Science 3 min read

New NASA VR Project Puts Users Inside a Black Hole

NASA's VR Project helps users truly visualize the massive scale of our galaxy. ¦ geralt/Pixabay

NASA's VR Project helps users truly visualize the massive scale of our galaxy. ¦ geralt/Pixabay

In the center of the Milky Way hides a supermassive black hole known as Sagittarius A *.

At a size of four million solar masses, the intense gravity of Sgr A * makes all matter in the vicinity, including millions of stars, fall into the mouth of this cosmic monster and never come back out.

Though difficult to see, astronomers are working on ways to get past the dense cloud of gases and dust that’s blocking our view. Some researchers are currently tracking the powerful relativistic jets of Sagittarius A* to construct sharp images of the galaxy’s heart.

But, at 26,000 light-years away, we still can’t make much of what’s going on in the Milky Way’s core.

The Milky Way’s Center Under a VR Lens

Thanks to NASA VR visualizations, we can make it easier to decipher what’s happening with this black hole and his hidden brethren.

In November 2018, we got a first glimpse at a NASA VR movie that shows the supermassive black hole of the Milky Way.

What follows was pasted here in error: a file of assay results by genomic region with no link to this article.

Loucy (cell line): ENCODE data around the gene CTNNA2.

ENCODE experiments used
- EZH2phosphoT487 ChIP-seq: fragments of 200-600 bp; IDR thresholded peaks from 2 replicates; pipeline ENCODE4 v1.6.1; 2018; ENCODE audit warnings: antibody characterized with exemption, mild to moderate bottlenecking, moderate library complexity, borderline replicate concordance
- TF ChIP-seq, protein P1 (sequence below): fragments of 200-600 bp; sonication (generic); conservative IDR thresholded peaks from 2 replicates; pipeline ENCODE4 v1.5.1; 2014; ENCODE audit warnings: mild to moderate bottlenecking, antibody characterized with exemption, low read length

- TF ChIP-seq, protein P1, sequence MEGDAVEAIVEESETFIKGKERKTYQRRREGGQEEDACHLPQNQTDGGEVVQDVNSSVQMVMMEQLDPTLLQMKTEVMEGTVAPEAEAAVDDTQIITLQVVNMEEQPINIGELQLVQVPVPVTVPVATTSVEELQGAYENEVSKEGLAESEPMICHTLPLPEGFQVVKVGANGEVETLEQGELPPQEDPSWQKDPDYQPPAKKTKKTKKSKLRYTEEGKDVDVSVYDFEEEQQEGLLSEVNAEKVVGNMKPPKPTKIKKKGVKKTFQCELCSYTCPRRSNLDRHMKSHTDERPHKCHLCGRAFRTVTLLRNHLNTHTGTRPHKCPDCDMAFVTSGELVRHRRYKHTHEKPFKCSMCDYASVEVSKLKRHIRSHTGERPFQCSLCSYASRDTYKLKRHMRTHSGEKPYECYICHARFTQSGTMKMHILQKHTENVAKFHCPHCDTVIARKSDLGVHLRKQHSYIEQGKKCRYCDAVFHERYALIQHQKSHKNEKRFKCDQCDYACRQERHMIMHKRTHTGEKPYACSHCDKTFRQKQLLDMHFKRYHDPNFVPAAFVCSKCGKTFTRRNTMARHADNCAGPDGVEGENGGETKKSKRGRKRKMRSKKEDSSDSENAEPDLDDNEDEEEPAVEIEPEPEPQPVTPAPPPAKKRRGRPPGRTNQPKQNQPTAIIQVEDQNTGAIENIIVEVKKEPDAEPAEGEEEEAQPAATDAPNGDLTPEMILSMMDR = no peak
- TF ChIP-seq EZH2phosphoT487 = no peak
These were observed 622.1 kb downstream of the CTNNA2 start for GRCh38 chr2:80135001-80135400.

Now, the agency has released another NASA VR visualization that immerses you in the place of Sagittarius A* in the galaxy’s center.

Take your seat in the center and turn around in any direction you want to see stars, clouds of gas and dust and swirling cosmic winds, all with a rich palette of colors.

According to NASA’s Chandra X-ray Center, the:

“360-degree video of the Galactic Center is ideally viewed through virtual reality (VR) goggles, such as Samsung Gear VR or Google Cardboard. The video can also be viewed on smartphones using the YouTube app. Moving the phone around reveals a different portion of the movie, mimicking the effect in the VR goggles. Finally, most browsers on a computer also allow 360-degree videos to be shown on YouTube. To look around, either click and drag the video, or click the direction pad in the corner”.

Without further ado, here’s the video:

To make this visualization, they combined simulations obtained using NASA Ames Research Center supercomputer with observations data from the Chandra X-ray space observatory.

One of Chandra’s main missions is to track the activity in the center of the galaxy. NASA’s Pleiades, at Ames Research Center (California), is one of the world’s most powerful supercomputers that allows for the creation of complex simulations.

Read More: Scientists Discover the Weight of the Milky Way

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Zayan Guedim

Trilingual poet, investigative journalist, and novelist. Zed loves tackling the big existential questions and all-things quantum.

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